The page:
Earth Today | Disaster-ready – Westmoreland residents get kits, training for resilience | News

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SEVENTEEN RESIDENTS of Savanna-la-Mar and surrounding areas now have the benefit of equipment and kits to go along with their recent training in disaster preparedness to boost climate resilience at the level of communities.

The group were participants in the Family Disaster Plan and Radio Quiz competitions staged by the Westmoreland Municipal Corporation (WMC) under the Climate Change Adaptation and Risk Reduction Technology and Strategies to Improve Community Resilience (CARTS) Project.

The residents were presented with kits which contain essential supplies and appliances useful in natural disasters or emergencies, such as battery-powdered radios, lanterns, cell phones, hand sanitisers, power banks, face masks, disinfectant sprays, mosquito zappers, trash bags, tarpaulin, heavy-duty raincoats, among other items.

The CARTS Project is funded by the Caribbean Development Bank’s Community Disaster Risk Reduction Fund (CDRRF), which is based in Barbados.

Financing for CDDRF is provided by the government of Canada, through Global Affairs Canada, and by the European Union. CDRRF finances subprojects that seek to help communities in the Caribbean build their resilience to natural disasters and adapt to climate change.

“Communities in Savanna-la-Mar and surrounding communities all participated and four community categories were established from which first-, second- and third-place prize winners were selected. The community members all turned in to their community radio station, VIBES FM, and they all participated in the radio quiz,” said Shadae Allen, project manager, Westmoreland Municipal Corporation, at the ceremony to hand over the kits in Savanna-la-Mar last month.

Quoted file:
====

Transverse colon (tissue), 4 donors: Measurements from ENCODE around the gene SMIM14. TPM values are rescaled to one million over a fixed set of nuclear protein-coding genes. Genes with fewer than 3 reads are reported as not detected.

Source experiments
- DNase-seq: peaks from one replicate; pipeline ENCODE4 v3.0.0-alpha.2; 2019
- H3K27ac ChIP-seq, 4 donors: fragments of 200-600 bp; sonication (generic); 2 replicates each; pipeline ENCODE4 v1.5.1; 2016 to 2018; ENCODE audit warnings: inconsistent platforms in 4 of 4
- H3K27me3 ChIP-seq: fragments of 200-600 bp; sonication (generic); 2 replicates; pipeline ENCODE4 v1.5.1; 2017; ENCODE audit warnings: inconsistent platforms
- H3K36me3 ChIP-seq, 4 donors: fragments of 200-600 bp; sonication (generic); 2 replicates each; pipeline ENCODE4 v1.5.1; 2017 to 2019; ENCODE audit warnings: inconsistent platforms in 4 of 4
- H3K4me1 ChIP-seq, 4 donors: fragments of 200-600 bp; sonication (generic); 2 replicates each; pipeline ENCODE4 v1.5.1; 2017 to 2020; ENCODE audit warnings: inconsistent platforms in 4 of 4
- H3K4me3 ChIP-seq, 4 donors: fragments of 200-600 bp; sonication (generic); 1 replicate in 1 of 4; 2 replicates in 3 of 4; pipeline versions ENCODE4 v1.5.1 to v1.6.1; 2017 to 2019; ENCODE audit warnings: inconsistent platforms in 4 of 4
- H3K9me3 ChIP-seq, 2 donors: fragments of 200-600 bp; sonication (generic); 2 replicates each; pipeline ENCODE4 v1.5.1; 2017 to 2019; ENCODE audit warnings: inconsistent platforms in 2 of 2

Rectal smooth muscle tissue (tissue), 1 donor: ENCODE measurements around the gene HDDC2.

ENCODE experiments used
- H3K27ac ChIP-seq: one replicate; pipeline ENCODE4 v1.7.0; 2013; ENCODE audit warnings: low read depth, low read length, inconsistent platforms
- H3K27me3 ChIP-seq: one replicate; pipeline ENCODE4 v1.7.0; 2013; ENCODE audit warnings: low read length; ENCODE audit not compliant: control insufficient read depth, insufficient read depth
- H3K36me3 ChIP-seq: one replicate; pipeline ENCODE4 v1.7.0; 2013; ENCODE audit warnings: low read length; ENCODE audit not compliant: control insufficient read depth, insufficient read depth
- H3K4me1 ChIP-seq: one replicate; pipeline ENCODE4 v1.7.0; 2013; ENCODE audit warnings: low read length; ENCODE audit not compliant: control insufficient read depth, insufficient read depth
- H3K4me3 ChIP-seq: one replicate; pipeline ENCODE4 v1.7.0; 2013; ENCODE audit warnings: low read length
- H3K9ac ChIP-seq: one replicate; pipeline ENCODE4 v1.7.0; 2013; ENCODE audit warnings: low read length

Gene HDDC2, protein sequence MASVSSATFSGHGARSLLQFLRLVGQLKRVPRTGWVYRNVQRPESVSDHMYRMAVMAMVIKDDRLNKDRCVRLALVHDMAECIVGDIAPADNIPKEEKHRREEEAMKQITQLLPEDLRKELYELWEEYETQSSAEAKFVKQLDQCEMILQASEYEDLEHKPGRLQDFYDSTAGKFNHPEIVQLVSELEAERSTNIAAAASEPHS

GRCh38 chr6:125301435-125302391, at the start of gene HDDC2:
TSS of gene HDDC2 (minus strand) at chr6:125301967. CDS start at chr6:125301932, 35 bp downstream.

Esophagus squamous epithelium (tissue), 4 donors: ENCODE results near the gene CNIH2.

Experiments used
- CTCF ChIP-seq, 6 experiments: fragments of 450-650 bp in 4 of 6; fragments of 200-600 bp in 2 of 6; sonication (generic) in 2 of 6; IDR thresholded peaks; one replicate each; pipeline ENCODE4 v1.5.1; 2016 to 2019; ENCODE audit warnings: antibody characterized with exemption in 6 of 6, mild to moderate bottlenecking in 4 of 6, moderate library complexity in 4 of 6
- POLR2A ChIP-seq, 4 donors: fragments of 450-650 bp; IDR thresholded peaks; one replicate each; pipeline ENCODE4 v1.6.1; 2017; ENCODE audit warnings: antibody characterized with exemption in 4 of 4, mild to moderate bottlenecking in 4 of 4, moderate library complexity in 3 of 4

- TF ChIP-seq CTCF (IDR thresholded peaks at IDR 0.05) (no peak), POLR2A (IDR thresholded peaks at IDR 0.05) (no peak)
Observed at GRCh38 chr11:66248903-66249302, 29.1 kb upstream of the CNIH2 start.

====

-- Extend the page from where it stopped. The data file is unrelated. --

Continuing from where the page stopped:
Improve resilience

Allen noted that the CARTS Project was designed to improve resilience in towns that are located on the coast, which make them more vulnerable to certain climate impacts such as storm surge, flooding, sea level rise, and so on.

She stated that resilience has been achieved through a number of training and project initiatives.

“As a result of those initiatives or interventions, 36 persons were trained in CPR first aid, 40 persons were trained in shelter management and initial damage assessment, 35 individuals trained in search and rescue, 25 business operators trained to prepare business contingency plans, 31 fisherfolk trained in safety-at-sea practices, a climate risk note was prepared and will be distributed, and a town-wide disaster drill was conducted,” said Allen.

The presentation was one of three activities that the CARTS Project hosted in one week. The other activities included the handing over of an oyster farm to a newly formed group of oyster farmers, as well as the handover of three weather stations located in and around Savanna-la-Mar to the Meteorological Office of Jamaica.

“Additionally, we have purchased and installed three weather stations and we are in the process of designing and installing a flood early-warning system and preparing a flood master plan, all of which will help in the aim of mitigating against the impact of flooding. It will definitely inform future development patterns in the urban area of Savanna-la-Mar.”

Mayor of Savanna-la-Mar Councillor Bertel Moore heaped praises on the participants in the resilience training, citing that the lessons from the training will become useful in assisting community members in time of disasters.

“I feel good, because these are the young people who, when disaster is about to take place, that I know will know exactly what to do. We must look at the situation now, where climate change is playing a big role in our lives. If you look at Jamaica, how the type of weather that we have and the time of the year that we have these bad weather, it can tell you that it is a serious thing,” Moore argued.

“In these days, we see some months that, usually, they are not the rainy months, but you have seen a pattern of change, and this is why we realise that climate change is something that we should not take lightly,” he added.

Indi Mclymont-Lafayette, knowledge management and public education consultant, Community Disaster Risk Reduction Management Fund, Caribbean Development Bank, explained that CARTS was designed to improve resilience in the town of Savanna-la-Mar.

“In an effort to address the challenges facing the town of Savanna-la-Mar, WMC, in collaboration with the partners, designed a project that seeks to improve resilience to climate change and enhance disaster risk-reduction capacities within the Savanna-la-Mar business district and three targeted communities, namely Llandilo Phase I, Cooke Street/Market Oval, and Russia,” she said.

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